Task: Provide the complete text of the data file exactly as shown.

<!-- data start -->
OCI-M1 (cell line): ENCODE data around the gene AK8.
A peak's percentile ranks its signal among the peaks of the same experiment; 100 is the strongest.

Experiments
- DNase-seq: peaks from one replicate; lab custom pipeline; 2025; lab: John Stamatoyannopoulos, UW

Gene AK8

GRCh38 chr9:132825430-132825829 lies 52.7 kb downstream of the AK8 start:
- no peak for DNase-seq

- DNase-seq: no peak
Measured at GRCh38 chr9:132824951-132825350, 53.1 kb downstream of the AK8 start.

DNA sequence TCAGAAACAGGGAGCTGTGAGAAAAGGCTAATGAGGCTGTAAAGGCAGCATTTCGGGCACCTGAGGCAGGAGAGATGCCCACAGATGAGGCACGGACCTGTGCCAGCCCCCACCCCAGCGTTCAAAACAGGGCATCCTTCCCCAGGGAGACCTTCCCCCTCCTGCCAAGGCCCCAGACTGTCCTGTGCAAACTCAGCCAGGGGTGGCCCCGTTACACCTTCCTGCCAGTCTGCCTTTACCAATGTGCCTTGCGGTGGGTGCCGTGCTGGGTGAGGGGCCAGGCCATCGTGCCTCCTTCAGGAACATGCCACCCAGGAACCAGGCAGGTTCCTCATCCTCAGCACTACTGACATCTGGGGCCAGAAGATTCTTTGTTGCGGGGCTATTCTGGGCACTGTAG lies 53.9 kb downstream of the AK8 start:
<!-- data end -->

OCI-M1 (cell line): ENCODE data around the gene AK8.
A peak's percentile ranks its signal among the peaks of the same experiment; 100 is the strongest.

Experiments
- DNase-seq: peaks from one replicate; lab custom pipeline; 2025; lab: John Stamatoyannopoulos, UW

Gene AK8

GRCh38 chr9:132825430-132825829 lies 52.7 kb downstream of the AK8 start:
- no peak for DNase-seq

- DNase-seq: no peak
Measured at GRCh38 chr9:132824951-132825350, 53.1 kb downstream of the AK8 start.

DNA sequence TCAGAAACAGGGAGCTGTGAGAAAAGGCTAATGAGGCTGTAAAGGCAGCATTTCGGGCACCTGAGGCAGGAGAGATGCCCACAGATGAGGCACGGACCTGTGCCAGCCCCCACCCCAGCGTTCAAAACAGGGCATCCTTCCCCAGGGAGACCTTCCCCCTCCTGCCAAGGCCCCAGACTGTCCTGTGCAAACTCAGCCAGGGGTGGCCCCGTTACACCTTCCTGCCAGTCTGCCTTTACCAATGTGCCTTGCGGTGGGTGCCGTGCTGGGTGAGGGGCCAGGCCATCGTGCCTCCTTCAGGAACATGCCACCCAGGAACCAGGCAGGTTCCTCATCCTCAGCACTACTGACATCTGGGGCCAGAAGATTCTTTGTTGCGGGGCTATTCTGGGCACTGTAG lies 53.9 kb downstream of the AK8 start: